5 March, 2000
I am taking several quotes from the Bairds Manual
of American College Fraternities to try and explain why I am spending as much
time trying to renew Greek Life on the Campus of Montana Tech.
“The good Fraternity chapter follows the principles, traditions, and ideals on which America was established by her founding fathers under God, the good fraternity man and good fraternity woman being cast in the pattern of the good citizen. It is an entity of Freedom.”
“Every President and Vice President of the United States born since 1825, when the oldest existing social fraternity was founded, except two in each office; 100 members of the President’s cabinet during the previous 60 years have been fraternity men; and 40 justices of the supreme court since the Civil War.”
What have those men known, that is missing at Montana Tech now? Fraternity life cultivates leaders, and leadership skills. Working with men of different disciplines offers new insights to problem solving. I personally experience the differences on a daily basis, as a Registered Nurse. Men and women solve problems differently, but the end is the same, it is solved. I alluded to this in the meeting the other night when I talked about the X section of disciplines a professional fraternity opens to its’ members. The ability to contact a brother, and bounce a question off of them is invaluable. What I see here at Montana Tech now is a cluster of the disciplines staying to themselves and not crossing, and meeting people in the other fields. Look around you. The classmates you are with right now are your greatest resource in the future. A fraternal bond lengthens that resource to SEVENTY years of knowledge, and broadens it across the span of degrees available for Sigma Rho brothers. It will extend for the life of your career, with the upcoming pledges, and members accessing new information, and technology providing you that resource out in the future to 2045 or so. Don’t limit your resource base to just one department/discipline. The opportunity to tap this resource is fleeting. IT IS NOW. Many of you are student leaders now, lead once again. When you graduate, having been a member of one club or another on campus is expected. Fraternal affiliation is not.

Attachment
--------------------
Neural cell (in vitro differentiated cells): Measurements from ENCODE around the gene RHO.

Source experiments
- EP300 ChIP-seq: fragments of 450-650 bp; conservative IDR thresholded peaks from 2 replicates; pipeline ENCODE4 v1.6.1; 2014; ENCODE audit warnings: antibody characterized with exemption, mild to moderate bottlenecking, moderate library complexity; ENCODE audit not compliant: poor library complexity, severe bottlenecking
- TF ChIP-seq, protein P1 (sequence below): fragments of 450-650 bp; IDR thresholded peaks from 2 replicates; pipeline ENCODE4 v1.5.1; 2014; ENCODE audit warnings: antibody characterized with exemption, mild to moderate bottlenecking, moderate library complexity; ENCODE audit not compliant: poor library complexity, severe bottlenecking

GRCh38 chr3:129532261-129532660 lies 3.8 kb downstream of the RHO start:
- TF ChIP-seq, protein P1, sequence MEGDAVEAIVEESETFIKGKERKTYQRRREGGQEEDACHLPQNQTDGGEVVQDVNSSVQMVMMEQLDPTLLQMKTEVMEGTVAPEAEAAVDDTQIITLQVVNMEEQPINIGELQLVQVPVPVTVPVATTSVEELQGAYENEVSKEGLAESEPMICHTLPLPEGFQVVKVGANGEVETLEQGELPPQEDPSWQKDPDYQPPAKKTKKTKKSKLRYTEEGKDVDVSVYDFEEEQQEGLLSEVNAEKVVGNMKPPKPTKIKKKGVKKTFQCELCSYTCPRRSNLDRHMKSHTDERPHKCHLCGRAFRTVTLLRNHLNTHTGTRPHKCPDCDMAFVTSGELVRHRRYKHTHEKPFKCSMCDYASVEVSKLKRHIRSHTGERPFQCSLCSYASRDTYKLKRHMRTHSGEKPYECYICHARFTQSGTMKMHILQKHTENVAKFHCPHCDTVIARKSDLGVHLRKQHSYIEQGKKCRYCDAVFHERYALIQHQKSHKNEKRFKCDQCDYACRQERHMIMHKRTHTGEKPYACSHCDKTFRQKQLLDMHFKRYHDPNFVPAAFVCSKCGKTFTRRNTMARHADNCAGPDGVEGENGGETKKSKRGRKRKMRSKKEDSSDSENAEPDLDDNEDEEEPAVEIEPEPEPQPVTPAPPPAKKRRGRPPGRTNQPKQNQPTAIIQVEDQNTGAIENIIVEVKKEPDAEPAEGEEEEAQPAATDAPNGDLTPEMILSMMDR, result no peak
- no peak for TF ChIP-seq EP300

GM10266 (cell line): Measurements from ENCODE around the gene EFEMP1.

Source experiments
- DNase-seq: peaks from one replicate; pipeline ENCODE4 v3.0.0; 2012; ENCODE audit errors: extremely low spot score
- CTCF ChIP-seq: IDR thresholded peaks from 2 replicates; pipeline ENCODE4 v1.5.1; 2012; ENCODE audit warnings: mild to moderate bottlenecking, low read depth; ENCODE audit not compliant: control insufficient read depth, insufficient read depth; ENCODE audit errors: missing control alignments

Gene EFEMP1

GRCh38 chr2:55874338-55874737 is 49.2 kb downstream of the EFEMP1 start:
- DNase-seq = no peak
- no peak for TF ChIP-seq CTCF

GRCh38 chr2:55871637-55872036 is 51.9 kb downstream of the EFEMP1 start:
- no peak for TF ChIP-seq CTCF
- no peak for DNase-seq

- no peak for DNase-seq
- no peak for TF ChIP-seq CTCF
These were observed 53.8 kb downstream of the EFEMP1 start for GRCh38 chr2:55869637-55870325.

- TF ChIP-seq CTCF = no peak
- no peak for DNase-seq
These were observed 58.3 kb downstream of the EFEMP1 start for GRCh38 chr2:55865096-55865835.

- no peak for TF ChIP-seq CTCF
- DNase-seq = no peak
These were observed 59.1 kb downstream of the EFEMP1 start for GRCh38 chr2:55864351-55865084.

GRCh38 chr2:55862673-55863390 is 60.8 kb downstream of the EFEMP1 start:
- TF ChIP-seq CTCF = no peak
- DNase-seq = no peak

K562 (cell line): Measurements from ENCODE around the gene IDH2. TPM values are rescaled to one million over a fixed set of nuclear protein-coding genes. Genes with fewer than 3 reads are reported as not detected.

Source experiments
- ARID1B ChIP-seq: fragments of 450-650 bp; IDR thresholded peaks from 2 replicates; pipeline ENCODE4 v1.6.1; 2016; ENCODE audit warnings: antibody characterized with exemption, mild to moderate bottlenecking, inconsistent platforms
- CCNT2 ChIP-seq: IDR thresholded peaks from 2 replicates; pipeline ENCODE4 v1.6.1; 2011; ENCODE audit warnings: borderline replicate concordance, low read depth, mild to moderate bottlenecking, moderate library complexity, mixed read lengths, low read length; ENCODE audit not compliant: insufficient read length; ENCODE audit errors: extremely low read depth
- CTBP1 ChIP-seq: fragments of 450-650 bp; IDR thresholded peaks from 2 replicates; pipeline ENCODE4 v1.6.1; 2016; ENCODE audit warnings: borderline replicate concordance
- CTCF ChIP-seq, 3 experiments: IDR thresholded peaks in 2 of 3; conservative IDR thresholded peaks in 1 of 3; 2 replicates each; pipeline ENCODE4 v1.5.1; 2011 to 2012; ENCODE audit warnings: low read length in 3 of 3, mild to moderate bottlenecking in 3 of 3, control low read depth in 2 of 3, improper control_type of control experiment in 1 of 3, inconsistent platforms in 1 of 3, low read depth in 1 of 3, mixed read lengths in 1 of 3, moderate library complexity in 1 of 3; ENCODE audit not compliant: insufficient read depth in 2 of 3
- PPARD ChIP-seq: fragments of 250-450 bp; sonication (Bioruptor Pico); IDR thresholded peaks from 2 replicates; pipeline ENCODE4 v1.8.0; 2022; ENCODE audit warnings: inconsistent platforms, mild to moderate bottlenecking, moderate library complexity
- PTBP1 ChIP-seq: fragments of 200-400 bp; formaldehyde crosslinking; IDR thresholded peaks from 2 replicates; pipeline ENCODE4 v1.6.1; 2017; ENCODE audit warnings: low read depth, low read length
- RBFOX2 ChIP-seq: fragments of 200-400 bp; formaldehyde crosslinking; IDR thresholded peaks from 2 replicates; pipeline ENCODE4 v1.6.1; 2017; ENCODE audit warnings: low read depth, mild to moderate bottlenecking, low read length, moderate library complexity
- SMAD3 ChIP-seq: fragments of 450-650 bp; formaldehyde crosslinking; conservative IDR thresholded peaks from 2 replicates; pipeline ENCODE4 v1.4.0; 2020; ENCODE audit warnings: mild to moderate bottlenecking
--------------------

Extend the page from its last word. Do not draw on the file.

“Many a Dean has stated that he would not undertake the work of his office without the fraternities, each of which is a Family and a bloc and as such forms a powerful lever for molding public opinion and bringing about action.”
As I told some of you on the 22 of February, there is a school loyalty, or spirit lacking on the campus of Montana Tech now. The parking lot has cars with MSU, UM, and other commemorative license plates on them. That plate supports THOSE schools scholarship funds. I see students wearing shirts from the same schools, which are in competition with Montana Tech for scarce resource dollars, again supporting the programs we are competing with. I totally understand Butte kids taking their first year or two at Montana Tech, then transferring to another unit of the system to finish their degree. I personally feel that they don’t have to be comfortable wearing our competitors clothing at Tech though. Maybe I’m a bigot, but I feel that Montana Techs’ reputation far surpasses the offerings of the other schools in the state, and I am offended by the examples listed above. I feel that rekindling the Greek traditions on campus will be a start toward the school spirit, and loyalty that Tech deserves.
There is a certain amount of faith involved in my effort. That faith is shown physically by the checks that my brothers have sent me for restoration of the fraternity window, and to try to get the chapter restarted. By the help and confidence accorded me by the faculty advisors, who have agreed to serve in the role and by the young men who have already pledged the fraternity. Their faith is the heaviest on me in that I have the responsibility to show them what I feel is the route, and hazards ahead. I have a lot of resources though. I have my brothers to call on, the other chapter men, and the resource within myself, which was partially developed, through my affiliation with the fraternity.
You may share this with any one you wish, who asks about Sigma Rho.
Ken Liston RN # 487 Delta